• 27/06/2013 7 These writers consider that physical education has the potential to achievement of a range of outcomes. (Haerens et al., 2011) (Casey & Dyson, 2009; Casey, 2012; Haerens et al., 2011; Jewett et al., 1995; Kirk, 2011, 2013; Lund & Tannehill, 2005; Metzler, 2011; Tannehill, Mars, & Ann MacPhail, 2013). Nowadays, many authors argue that the pedagogical model is a way to overcome traditional teacher-led practice (Kirk, 2011) it has the potential to contribute to the achievement of a range of educational outcomes for students, across a range of domains it has a potential that can be confirmed empirically Use of the term ‘pedagogical’ highlights the interdependence and irreducibility of learning, teaching, subject matter and context (Haerens, et al 2011; Kirk, 2010, Kirk, 2013) Models-based practice Pedagogical model Instructional models (Metzler, 2011) Model-Based Instruction (Lund et al., 2008) Main-theme curriculum models (Tannehill, Mars, & MacPhail, 2013) Curriculum Models (Jewett et al., 1995) (Haerens, et al 2011; Jewett et al., 1995; Kirk, 2013; Metzler, 2011) Outcomes Instruction Assessment Criteria Content Assessment Techniques pedagogical models Keytheme learningoutcomes criticalelements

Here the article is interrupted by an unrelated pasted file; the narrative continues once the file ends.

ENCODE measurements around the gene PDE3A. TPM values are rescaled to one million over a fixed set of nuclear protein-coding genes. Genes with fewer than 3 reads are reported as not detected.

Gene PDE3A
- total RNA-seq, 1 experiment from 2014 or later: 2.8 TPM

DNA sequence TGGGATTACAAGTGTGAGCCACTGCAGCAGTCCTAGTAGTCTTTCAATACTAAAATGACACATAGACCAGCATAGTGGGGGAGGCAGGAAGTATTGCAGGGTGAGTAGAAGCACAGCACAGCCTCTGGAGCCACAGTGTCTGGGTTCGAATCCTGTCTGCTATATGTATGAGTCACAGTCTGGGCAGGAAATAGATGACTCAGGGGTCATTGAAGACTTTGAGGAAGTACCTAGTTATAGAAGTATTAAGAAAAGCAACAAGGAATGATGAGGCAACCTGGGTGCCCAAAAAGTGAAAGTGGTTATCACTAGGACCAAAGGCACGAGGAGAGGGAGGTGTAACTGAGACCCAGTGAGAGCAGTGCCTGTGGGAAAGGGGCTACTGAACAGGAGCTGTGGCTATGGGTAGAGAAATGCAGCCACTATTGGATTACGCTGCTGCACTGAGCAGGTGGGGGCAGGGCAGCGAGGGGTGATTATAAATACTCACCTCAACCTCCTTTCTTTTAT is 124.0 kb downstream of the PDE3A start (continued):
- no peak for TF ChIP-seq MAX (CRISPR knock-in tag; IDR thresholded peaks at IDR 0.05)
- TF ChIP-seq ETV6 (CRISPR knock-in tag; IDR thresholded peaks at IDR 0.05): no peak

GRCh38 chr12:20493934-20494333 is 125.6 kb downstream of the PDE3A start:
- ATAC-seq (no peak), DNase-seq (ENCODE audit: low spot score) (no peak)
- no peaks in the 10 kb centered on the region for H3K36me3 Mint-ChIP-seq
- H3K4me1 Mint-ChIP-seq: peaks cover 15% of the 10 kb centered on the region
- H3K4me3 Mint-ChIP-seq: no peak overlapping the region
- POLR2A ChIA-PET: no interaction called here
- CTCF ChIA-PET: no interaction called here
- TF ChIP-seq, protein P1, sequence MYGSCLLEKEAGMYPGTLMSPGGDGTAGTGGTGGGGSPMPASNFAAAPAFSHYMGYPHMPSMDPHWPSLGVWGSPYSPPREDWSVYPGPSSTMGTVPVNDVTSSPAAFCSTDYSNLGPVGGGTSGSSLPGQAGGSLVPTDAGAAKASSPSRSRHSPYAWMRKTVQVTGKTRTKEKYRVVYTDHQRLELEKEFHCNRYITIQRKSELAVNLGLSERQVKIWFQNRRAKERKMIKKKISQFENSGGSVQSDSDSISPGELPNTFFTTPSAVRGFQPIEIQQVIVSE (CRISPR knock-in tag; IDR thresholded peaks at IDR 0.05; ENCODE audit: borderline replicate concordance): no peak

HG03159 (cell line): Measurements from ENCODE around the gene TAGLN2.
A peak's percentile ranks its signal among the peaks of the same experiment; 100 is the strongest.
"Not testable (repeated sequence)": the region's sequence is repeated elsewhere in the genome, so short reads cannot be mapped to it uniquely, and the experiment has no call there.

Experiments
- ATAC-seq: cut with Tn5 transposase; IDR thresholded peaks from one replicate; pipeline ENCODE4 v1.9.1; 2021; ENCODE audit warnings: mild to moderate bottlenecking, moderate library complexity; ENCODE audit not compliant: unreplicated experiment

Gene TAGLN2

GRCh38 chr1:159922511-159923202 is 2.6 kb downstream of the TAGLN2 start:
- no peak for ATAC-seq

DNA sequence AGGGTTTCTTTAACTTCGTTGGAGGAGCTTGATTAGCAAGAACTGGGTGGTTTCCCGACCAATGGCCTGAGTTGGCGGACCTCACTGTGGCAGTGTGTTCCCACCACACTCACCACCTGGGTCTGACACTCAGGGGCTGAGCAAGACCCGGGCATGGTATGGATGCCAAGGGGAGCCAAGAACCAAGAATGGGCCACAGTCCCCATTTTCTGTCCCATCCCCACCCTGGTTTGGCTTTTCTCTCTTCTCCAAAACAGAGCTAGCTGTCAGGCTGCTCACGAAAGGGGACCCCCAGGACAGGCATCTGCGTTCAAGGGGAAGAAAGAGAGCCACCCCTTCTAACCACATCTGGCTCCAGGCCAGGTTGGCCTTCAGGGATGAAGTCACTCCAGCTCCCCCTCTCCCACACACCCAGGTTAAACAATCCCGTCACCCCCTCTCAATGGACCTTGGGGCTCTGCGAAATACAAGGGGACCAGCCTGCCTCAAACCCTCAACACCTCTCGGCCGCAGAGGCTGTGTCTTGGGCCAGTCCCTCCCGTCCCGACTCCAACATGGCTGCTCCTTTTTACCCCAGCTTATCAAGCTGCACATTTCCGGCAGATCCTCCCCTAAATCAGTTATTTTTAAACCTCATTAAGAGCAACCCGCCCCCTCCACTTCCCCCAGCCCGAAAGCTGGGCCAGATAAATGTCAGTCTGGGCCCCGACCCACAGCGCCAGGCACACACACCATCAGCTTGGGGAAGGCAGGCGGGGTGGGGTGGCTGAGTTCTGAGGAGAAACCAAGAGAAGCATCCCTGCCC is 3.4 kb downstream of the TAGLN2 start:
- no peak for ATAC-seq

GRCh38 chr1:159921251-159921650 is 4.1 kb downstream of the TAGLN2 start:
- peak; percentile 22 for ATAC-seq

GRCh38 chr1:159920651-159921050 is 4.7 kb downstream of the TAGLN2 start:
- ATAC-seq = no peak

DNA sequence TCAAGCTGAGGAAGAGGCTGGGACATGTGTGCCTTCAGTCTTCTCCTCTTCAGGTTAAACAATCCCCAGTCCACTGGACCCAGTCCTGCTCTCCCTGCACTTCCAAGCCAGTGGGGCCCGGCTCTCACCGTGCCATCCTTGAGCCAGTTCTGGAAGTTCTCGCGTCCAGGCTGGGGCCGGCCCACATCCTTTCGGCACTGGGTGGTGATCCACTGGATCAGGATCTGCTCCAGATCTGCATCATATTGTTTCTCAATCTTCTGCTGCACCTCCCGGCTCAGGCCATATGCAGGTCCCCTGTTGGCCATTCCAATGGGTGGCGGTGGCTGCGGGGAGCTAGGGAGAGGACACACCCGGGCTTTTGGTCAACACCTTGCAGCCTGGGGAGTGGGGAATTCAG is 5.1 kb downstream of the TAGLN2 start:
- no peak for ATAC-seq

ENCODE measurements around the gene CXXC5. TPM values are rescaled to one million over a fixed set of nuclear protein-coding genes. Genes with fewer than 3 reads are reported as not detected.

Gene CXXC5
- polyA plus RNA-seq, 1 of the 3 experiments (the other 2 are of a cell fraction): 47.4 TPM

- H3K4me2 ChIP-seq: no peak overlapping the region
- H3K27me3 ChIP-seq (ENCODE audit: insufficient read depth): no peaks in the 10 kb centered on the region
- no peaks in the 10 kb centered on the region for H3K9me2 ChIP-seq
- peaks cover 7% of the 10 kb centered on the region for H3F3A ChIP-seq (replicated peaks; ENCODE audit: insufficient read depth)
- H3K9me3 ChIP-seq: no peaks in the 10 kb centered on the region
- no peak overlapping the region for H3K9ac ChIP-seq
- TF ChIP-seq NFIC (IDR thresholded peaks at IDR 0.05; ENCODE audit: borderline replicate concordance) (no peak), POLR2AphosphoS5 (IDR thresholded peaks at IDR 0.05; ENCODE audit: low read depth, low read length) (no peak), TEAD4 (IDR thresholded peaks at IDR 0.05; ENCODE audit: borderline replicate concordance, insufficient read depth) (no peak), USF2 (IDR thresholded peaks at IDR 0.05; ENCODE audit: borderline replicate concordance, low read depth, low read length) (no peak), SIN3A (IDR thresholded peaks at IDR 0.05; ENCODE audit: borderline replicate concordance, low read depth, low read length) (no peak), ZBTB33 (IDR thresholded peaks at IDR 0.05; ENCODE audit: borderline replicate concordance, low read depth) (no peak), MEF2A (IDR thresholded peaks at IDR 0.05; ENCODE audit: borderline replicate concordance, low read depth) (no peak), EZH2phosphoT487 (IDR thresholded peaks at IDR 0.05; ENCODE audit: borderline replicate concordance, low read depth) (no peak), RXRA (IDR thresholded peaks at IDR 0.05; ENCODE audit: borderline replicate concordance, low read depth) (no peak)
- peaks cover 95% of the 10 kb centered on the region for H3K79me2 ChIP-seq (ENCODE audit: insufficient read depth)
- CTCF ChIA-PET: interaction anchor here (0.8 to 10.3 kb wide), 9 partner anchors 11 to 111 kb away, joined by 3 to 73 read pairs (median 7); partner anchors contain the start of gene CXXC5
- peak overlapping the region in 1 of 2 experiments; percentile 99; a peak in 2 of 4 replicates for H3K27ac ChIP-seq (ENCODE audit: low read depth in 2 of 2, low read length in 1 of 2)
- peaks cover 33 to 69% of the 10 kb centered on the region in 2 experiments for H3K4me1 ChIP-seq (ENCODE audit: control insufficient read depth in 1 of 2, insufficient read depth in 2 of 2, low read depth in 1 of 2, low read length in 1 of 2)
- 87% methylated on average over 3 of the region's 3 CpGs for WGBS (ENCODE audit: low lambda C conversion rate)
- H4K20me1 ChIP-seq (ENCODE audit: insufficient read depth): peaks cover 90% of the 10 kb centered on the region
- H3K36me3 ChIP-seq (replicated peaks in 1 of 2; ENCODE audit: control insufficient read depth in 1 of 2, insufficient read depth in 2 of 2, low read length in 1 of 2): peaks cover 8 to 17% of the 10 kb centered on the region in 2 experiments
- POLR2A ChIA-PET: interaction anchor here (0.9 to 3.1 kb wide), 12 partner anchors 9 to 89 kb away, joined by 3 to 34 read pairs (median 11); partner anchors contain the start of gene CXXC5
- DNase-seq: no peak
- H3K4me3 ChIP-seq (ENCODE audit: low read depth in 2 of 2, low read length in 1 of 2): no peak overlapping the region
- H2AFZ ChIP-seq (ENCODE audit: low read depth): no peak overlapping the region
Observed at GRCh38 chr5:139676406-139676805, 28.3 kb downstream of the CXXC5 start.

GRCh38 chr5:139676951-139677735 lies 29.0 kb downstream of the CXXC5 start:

• 27/06/2013 8 Pre-prototype pedagogical model Using sport as a vehicle to empower youth from socially vulnerable backgrounds to advise their own strategies to manage the community risks and take opportunities s An aware sportsperson has a critical cognitive understanding of forces and barriers that operates in relation to his/her sport opportunities in local, school and community context (drugs trafficking, violence, poverty, and others) A sportsperson who ‘looks outside the box’ develops strategies to manage those risks situations, looking for alternatives and opportunities to his/her development and specifically, sport development. A responsible sportsperson shows a range of personal and social skills to manage emotions and work collectively in order to promote a democratic environment and social justice in sport context.